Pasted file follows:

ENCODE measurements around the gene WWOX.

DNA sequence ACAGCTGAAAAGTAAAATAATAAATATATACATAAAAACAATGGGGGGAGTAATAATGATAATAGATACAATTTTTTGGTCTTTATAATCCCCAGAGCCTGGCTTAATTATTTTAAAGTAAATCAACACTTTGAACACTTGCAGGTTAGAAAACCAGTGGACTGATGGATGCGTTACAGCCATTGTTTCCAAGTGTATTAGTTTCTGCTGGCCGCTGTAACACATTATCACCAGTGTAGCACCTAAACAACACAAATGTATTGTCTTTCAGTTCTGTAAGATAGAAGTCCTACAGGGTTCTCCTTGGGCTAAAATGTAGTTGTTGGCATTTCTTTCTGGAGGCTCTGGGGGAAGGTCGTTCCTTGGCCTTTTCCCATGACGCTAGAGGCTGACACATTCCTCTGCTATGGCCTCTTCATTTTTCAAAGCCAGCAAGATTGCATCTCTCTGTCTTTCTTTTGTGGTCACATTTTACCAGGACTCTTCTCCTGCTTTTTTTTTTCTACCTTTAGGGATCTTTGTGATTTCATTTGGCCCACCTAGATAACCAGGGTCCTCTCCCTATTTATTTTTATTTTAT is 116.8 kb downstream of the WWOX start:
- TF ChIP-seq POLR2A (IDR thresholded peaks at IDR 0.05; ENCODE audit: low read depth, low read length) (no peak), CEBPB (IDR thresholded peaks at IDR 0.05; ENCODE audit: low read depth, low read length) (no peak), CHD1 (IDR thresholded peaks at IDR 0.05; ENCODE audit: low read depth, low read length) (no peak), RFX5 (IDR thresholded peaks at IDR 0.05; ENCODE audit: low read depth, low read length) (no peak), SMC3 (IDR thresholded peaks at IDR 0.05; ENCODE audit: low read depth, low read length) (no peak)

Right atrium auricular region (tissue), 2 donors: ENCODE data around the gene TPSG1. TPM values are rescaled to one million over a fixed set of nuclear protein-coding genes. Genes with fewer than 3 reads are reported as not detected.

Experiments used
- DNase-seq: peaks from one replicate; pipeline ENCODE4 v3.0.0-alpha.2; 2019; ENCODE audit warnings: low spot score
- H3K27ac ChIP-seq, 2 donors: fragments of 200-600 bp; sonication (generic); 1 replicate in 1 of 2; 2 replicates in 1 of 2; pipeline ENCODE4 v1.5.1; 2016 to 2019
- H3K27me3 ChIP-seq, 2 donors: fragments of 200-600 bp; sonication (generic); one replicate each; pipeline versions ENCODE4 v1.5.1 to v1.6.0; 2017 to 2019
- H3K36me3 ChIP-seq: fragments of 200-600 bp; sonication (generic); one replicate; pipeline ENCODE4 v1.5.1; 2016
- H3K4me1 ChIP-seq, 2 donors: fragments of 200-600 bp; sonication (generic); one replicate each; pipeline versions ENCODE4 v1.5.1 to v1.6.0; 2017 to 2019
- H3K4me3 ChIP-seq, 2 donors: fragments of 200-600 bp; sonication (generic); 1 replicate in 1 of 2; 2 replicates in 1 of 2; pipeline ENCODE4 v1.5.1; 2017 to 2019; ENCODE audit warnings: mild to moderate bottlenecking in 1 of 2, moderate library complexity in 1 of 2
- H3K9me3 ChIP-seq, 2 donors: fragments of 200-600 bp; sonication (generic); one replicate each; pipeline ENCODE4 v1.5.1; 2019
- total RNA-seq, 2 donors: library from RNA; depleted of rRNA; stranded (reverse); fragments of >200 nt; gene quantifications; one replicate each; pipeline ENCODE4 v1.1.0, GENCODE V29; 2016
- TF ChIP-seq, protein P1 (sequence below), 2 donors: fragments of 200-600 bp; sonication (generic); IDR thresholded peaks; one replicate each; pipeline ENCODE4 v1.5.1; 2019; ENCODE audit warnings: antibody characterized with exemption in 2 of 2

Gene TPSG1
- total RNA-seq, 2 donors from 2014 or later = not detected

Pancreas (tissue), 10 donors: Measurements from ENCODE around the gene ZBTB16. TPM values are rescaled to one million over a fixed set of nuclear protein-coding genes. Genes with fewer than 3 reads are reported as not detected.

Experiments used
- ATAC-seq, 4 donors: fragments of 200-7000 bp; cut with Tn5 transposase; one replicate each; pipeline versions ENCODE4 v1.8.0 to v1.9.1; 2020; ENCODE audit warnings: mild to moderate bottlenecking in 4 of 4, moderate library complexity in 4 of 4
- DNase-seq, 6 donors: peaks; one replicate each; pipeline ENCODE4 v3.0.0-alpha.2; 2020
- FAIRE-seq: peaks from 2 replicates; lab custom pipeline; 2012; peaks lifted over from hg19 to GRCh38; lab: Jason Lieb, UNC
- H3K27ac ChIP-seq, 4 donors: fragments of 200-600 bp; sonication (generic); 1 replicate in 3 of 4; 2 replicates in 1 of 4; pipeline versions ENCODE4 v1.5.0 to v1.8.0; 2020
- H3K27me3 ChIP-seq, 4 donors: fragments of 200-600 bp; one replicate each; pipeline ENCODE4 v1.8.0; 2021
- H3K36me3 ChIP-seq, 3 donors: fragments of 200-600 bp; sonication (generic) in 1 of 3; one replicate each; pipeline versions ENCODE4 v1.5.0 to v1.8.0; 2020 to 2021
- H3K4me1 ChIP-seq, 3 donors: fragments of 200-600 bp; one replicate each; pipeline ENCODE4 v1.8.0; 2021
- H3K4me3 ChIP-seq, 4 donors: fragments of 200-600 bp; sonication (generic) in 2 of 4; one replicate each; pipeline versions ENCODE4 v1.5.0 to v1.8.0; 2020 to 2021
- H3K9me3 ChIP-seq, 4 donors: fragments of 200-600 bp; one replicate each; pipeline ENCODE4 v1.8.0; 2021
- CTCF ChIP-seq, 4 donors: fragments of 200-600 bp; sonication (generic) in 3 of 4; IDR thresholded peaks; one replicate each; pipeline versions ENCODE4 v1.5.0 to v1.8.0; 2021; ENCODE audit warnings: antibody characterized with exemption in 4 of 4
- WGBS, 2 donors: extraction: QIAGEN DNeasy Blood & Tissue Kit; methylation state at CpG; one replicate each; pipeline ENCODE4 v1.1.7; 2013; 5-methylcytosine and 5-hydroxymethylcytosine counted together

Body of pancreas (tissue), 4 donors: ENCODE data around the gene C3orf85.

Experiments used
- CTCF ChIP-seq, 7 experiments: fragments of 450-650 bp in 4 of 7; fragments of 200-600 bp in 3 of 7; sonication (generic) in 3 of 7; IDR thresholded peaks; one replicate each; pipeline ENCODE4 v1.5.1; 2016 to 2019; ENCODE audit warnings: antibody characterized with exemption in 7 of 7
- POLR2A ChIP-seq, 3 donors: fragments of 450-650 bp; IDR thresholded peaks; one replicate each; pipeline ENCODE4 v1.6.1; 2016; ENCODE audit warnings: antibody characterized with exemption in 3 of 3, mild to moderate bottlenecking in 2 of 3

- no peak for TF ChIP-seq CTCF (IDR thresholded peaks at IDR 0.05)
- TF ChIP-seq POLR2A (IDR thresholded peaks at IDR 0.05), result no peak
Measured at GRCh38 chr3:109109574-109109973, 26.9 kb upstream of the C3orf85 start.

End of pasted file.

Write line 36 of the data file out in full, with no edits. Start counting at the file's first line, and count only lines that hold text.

Measured at GRCh38 chr3:109109574-109109973, 26.9 kb upstream of the C3orf85 start.